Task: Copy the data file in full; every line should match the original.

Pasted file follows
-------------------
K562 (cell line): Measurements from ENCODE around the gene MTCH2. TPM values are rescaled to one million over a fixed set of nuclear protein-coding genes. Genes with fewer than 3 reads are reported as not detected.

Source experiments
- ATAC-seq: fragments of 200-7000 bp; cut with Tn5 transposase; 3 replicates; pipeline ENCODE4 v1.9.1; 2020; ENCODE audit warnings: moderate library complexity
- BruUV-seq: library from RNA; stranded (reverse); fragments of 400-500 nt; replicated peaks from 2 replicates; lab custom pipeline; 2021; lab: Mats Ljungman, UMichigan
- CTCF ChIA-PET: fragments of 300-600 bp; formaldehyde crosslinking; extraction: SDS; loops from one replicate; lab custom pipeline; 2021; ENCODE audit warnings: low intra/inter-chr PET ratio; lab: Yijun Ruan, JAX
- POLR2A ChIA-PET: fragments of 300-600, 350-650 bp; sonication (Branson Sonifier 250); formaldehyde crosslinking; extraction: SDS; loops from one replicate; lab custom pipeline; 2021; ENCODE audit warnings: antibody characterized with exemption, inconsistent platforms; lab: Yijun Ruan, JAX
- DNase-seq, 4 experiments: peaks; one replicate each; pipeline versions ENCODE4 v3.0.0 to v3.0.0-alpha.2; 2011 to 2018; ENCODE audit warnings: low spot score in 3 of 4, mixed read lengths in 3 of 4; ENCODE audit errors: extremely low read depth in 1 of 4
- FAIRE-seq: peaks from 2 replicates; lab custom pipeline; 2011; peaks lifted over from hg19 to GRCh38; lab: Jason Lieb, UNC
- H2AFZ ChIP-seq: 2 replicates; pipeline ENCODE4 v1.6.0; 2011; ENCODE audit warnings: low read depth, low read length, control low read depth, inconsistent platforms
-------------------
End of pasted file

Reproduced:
K562 (cell line): Measurements from ENCODE around the gene MTCH2. TPM values are rescaled to one million over a fixed set of nuclear protein-coding genes. Genes with fewer than 3 reads are reported as not detected.

Source experiments
- ATAC-seq: fragments of 200-7000 bp; cut with Tn5 transposase; 3 replicates; pipeline ENCODE4 v1.9.1; 2020; ENCODE audit warnings: moderate library complexity
- BruUV-seq: library from RNA; stranded (reverse); fragments of 400-500 nt; replicated peaks from 2 replicates; lab custom pipeline; 2021; lab: Mats Ljungman, UMichigan
- CTCF ChIA-PET: fragments of 300-600 bp; formaldehyde crosslinking; extraction: SDS; loops from one replicate; lab custom pipeline; 2021; ENCODE audit warnings: low intra/inter-chr PET ratio; lab: Yijun Ruan, JAX
- POLR2A ChIA-PET: fragments of 300-600, 350-650 bp; sonication (Branson Sonifier 250); formaldehyde crosslinking; extraction: SDS; loops from one replicate; lab custom pipeline; 2021; ENCODE audit warnings: antibody characterized with exemption, inconsistent platforms; lab: Yijun Ruan, JAX
- DNase-seq, 4 experiments: peaks; one replicate each; pipeline versions ENCODE4 v3.0.0 to v3.0.0-alpha.2; 2011 to 2018; ENCODE audit warnings: low spot score in 3 of 4, mixed read lengths in 3 of 4; ENCODE audit errors: extremely low read depth in 1 of 4
- FAIRE-seq: peaks from 2 replicates; lab custom pipeline; 2011; peaks lifted over from hg19 to GRCh38; lab: Jason Lieb, UNC
- H2AFZ ChIP-seq: 2 replicates; pipeline ENCODE4 v1.6.0; 2011; ENCODE audit warnings: low read depth, low read length, control low read depth, inconsistent platforms